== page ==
Some goat owners swear electric fencing will contain goats, as long as they've been properly trained. Others have witnessed goats callously push through a fence that would stop an elephant in its tracks. If you choose the electric route, whether for interior or perimeter fencing, select a charger that packs a powerful punch: 10 kV or 10,000 volts, preferably battery operated or a plug-in unit. While solar chargers provide backup in case of blackouts, they have a slower recharge rate that many goats will exploit. A good grounding system is also essential: Place three ground rods 10-feet apart at the controller.
When selecting ground rods, avoid mixing metals as it leads to weak shocks and corrosion. Use galvanized ground rods and ground wire, or use copper wire and rods mounted to a brass connection.
Use thick wire strung tightly. Staff at the E (Kika) de la Garza Institute for Goat Research at Langston University in Oklahoma recommend placing strands at 6, 13, 21, 31 and 43 inches from the ground. Be sure to remove all weeds that touch wire.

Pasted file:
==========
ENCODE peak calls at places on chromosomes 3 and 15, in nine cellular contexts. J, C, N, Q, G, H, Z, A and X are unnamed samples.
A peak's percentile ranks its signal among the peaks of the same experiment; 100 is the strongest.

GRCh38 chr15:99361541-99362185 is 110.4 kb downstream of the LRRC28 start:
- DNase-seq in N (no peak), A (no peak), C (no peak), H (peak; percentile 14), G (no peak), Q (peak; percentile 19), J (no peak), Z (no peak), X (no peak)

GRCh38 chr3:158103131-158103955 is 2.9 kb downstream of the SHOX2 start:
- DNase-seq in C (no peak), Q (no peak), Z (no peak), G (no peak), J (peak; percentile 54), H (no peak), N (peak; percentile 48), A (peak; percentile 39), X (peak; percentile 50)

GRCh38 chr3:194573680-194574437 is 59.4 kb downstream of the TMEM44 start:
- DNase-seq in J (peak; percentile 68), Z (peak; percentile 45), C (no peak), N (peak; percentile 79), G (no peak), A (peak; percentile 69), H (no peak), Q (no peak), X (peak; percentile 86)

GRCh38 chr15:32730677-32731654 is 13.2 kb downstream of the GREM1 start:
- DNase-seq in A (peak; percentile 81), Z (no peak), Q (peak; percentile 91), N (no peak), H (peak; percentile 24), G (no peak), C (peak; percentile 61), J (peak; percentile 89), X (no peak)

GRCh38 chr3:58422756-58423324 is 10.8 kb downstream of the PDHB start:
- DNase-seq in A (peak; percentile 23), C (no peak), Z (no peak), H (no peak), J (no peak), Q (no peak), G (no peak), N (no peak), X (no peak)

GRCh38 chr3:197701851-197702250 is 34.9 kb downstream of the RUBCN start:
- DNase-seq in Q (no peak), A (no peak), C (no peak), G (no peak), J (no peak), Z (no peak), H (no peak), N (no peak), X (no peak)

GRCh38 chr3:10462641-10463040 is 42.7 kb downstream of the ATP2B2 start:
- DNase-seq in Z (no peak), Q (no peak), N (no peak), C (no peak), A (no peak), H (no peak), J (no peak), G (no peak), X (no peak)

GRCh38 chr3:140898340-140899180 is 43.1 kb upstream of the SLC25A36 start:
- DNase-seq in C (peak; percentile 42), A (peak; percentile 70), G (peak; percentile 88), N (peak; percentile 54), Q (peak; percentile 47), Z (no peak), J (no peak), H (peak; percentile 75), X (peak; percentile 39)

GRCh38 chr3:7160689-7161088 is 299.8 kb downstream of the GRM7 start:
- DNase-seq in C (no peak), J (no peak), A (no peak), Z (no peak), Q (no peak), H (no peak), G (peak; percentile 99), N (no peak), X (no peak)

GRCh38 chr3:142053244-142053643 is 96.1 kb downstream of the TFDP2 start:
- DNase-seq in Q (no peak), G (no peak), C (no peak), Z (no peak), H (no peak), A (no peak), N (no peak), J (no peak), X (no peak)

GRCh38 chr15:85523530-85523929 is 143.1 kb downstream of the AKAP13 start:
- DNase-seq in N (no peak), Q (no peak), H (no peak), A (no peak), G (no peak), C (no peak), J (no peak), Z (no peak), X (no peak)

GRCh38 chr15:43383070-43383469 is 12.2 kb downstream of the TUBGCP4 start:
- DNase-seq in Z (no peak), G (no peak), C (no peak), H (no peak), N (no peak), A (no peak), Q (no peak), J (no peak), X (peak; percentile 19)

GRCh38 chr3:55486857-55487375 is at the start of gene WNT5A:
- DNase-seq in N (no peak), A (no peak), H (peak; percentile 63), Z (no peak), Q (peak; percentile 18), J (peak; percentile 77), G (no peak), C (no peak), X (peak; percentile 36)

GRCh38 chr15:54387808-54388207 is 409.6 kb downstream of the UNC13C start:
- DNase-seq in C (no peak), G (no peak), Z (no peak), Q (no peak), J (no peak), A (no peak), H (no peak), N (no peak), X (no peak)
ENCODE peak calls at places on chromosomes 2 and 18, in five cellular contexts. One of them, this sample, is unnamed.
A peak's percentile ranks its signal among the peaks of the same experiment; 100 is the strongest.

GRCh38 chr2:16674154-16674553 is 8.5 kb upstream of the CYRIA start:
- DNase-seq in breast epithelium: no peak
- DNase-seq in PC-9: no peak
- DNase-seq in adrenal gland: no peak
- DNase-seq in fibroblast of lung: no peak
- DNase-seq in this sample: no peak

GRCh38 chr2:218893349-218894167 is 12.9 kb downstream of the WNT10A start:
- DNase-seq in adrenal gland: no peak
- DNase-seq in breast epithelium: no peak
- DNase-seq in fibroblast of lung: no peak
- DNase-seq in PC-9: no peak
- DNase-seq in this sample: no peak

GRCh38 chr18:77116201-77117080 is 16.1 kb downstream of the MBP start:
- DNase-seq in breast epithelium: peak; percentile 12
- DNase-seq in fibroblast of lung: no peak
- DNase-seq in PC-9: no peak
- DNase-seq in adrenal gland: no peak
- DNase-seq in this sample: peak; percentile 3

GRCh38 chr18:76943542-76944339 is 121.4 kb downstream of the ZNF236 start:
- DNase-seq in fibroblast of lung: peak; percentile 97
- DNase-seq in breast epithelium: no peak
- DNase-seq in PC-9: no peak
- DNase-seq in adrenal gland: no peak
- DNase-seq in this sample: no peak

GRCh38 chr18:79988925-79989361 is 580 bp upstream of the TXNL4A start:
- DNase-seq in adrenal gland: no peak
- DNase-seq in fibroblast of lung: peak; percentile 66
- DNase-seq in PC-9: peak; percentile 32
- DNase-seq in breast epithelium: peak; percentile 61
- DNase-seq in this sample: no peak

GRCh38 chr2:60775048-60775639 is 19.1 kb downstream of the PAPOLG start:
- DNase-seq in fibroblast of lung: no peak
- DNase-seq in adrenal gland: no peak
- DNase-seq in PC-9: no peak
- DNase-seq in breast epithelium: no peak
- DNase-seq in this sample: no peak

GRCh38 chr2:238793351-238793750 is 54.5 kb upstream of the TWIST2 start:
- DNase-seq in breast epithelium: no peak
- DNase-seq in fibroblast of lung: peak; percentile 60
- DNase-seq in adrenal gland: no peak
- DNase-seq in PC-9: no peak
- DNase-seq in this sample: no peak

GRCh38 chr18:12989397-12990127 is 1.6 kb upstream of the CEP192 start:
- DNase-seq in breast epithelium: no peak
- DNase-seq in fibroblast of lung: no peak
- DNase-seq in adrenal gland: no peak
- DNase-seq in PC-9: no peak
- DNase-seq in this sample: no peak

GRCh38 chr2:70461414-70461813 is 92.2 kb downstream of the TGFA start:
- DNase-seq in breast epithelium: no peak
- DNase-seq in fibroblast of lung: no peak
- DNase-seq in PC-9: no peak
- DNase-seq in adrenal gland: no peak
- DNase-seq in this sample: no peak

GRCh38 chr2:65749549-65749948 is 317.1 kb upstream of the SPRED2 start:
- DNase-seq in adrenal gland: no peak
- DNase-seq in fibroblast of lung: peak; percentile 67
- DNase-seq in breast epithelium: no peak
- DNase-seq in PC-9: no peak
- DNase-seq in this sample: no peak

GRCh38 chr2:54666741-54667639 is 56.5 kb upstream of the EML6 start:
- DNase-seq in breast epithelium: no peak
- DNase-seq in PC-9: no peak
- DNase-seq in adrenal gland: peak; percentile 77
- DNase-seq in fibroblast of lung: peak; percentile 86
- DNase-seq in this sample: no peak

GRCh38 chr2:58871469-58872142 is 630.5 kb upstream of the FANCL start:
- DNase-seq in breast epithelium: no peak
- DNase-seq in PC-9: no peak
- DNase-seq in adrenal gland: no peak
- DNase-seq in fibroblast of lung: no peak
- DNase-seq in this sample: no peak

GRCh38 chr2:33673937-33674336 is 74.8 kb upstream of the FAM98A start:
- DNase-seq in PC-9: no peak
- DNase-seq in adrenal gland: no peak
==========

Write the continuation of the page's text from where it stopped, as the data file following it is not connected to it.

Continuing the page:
Fencing, Posts and Corners
Mount fencing to 7-foot posts, spaced 8 to 10 feet apart. If using T-posts, they should be pounded well past the 'V'. Wood posts should be set at least 2-feet deep. Don't scrimp on staples. If you're not using panels, be sure to stretch the fence tight. If you've opted for electric, only use high-quality insulators.
Corners and brace assemblies, essential for keep wire fencing taut and taking the strain off gates, should be placed on the outside of the fence, or your goats will use them as ladders.